Tom Yam Pla (Thai Spicy and Sour Soup with Fish)

This fish version of tom yam is sour, spicy, and salty, with aromatic notes of lemongrass and makrut lime leaves.

Side angle view of Tom Yum Pla

Serious Eats / Vicky Wasik

Why It Works

  • Using the head and bones from a whole fish to make a stock for the soup improves flavor. 
  • Infusing the stock and soup with lemongrass, onion, and shallots adds sweetness.
  • Adding the aromatics to the soup in layers creates a pronounced sour, salty, and spicy flavor.

If you’re at all familiar with Thai food, then you’ve probably heard of tom yam, the famous spicy and sour soup that's often made with shrimp. What you may not know is that tom yam goes beyond shrimp. The shrimp version, known as tom yam goong, may be the most popular, but there’s also one made with fish, known as tom yam pla, which is just as delicious. Tom yam comes in two types: clear (tom yam nam sai) and creamy (tom yam nam khon). This recipe is for a clear version of the soup, and it uses a whole fish for maximum flavor. Beyond that, it delivers the same flavors of a good tom yam soup―it’s sour, spicy, and salty, with aromatic notes of lemongrass and makrut lime leaves. 

Fish is the star here. I use red snapper, but any white-fleshed fish will work, such as sea bass or grouper. You can buy a whole fish and fillet it yourself, or you can delegate the task to your fishmonger, just make sure they give you the head and bones so you can use them, along with cherry tomatoes, lemongrass, onion, galangal, makrut lime leaves, and fish sauce, to make a stock for the soup. The lemongrass, galangal, and lime leaves help tone down any fishy smell (combining fish with aromatic ingredients is common practice in Southeast Asia), the onions and tomatoes add sweet and tart flavors, and the fish sauce provides a salty kick. Cooking the fish stock is a quick process: It only simmers for 30 minutes, as a prolonged cooking time can lead to a muddy, overcooked flavor.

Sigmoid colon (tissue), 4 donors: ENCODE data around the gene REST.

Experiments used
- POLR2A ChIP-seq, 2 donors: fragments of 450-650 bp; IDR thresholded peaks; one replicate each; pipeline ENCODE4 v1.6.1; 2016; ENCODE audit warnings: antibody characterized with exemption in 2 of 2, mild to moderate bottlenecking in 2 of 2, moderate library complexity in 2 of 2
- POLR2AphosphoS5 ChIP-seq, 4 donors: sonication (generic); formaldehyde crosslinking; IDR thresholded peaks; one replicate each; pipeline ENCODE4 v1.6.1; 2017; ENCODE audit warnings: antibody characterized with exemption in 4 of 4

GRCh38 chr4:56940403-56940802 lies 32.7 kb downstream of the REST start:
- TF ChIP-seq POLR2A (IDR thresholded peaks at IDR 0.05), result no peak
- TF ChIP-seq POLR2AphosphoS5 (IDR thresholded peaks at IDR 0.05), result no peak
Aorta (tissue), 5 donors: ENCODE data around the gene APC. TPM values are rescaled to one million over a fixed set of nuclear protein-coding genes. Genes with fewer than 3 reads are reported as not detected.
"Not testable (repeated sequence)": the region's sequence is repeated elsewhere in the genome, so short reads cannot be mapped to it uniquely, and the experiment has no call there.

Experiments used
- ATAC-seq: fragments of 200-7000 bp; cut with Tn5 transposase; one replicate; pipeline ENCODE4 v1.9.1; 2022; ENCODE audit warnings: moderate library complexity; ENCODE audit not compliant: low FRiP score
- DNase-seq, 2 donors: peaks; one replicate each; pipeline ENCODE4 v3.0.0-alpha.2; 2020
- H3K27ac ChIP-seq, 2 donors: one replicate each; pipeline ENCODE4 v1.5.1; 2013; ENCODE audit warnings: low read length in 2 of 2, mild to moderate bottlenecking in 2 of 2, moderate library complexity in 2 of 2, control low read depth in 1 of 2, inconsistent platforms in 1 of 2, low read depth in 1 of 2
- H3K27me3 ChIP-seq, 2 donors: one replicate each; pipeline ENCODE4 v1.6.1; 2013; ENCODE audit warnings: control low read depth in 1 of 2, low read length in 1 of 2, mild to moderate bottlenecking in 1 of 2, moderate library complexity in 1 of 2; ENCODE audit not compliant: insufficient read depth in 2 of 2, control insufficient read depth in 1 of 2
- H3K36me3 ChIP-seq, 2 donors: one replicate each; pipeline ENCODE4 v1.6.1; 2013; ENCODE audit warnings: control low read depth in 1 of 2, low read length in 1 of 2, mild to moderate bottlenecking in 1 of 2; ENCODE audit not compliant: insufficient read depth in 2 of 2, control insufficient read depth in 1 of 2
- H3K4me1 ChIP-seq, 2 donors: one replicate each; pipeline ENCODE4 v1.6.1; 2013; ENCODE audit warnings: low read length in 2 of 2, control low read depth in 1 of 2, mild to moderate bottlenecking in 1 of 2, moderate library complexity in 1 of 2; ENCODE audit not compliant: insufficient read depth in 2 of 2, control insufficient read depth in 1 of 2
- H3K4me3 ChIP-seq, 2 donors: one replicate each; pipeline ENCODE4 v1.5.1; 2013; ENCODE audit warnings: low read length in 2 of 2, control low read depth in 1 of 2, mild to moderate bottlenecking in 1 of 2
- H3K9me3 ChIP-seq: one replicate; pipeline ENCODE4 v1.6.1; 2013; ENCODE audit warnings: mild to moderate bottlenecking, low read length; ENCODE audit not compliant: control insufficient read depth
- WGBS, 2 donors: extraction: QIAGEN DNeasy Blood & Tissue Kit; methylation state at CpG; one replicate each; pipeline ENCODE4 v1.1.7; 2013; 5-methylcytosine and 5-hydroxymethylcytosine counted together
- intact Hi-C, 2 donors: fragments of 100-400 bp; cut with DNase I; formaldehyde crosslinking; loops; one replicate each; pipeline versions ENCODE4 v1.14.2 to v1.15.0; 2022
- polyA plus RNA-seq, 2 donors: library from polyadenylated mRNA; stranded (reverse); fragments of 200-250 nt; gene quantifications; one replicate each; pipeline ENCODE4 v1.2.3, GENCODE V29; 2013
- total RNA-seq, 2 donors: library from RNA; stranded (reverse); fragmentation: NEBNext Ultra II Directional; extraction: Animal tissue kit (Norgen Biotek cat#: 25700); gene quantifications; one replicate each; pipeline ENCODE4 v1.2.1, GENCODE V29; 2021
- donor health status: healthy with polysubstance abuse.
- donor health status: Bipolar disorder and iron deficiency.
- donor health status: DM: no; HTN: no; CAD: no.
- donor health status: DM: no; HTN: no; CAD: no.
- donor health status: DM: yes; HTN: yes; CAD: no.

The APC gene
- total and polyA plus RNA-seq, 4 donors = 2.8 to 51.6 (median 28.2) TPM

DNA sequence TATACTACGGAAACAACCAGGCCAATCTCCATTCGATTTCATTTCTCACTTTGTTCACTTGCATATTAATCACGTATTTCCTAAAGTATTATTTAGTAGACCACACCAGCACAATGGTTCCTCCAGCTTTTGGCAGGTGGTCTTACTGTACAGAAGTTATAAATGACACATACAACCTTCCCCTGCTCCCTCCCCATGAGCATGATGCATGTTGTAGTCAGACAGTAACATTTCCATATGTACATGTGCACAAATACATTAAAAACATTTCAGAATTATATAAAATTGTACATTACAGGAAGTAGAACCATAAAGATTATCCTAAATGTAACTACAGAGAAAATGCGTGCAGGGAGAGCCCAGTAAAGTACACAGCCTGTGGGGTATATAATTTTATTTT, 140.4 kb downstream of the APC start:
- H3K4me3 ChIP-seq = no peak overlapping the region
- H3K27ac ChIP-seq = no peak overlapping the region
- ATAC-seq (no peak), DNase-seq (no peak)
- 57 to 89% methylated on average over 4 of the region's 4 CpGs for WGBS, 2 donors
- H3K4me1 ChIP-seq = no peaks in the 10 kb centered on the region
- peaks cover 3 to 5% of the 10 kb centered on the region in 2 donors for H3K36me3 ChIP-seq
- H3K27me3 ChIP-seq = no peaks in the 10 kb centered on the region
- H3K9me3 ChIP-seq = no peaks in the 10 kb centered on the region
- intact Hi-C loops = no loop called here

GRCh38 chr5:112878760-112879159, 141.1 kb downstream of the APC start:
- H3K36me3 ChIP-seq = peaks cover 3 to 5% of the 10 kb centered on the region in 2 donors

Ingredients on a cutting board

Serious Eats / Vicky Wasik

Once the stock is made, the soup comes together quickly. The first step is to char dried Thai red chiles and cherry tomatoes in a pan until blackened. They're then added to the fish stock along with lemongrass, galangal, and shallots, which adds a base layer of heat, color, and umami to the broth.

The snapper fillets, meanwhile, is portioned into two-inch pieces and marinated in fish sauce to season them. They're poached in the broth just until done, which only takes a couple minutes. Right before the soup comes off the heat is when I toss in additional makrut lime leaves as well as some fresh Thai green chiles. Adding them at this late stage allows their fresh flavor to shine without it becoming subdued by long cooking. The amount of chiles you add here is up to you, but keep in mind that this soup should be spicy. Just before serving, a finishing dose of fresh lime juice and fish sauce adds tart and salty notes. 

Overhead view of Tom Yum Pla

Serious Eats / Vicky Wasik

I also add a handful of chopped culantro immediately before serving, which infuses the soup with herbaceous notes that complement the fish. The finished soup should then be served immediately, ideally with jasmine rice as part of a Thai meal

Recipe Facts

Prep: 20 mins
Cook: 40 mins
Total: 60 mins
Serves: 4 servings

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Ingredients

  • For the Fish:
  • 2 1/2 pounds (1.1kg) head-on whole red snapper, scaled, gutted, filleted, and fillets cut into 2-inch pieces (reserve head and bones for stock; see note)
  • 2 teaspoons fish sauce
  • For the Fish Stock:
  • 1 cup grape tomatoes (5 1/2 ounces; 160g)
  • 2 stalks lemongrass, bottom 6 inches only, outer leaves discarded, tender core lightly smashed and cut into 2-inch lengths (about 80g)
  • 1/2 white onion (4 ounces; 115g), peeled and sliced in half
  • One 4-inch piece fresh galangal (50g), peeled and roughly smashed in a mortar and pestle 
  • 10 fresh or frozen makrut lime leaves (6g), roughly torn
  • 1 tablespoon (15ml) fish sauce
  • For the Soup:
  • 10 to 15 dried Thai chiles (5g), stemmed
  • 1/2 cup grape tomatoes (2 3/4 ounces; 80g)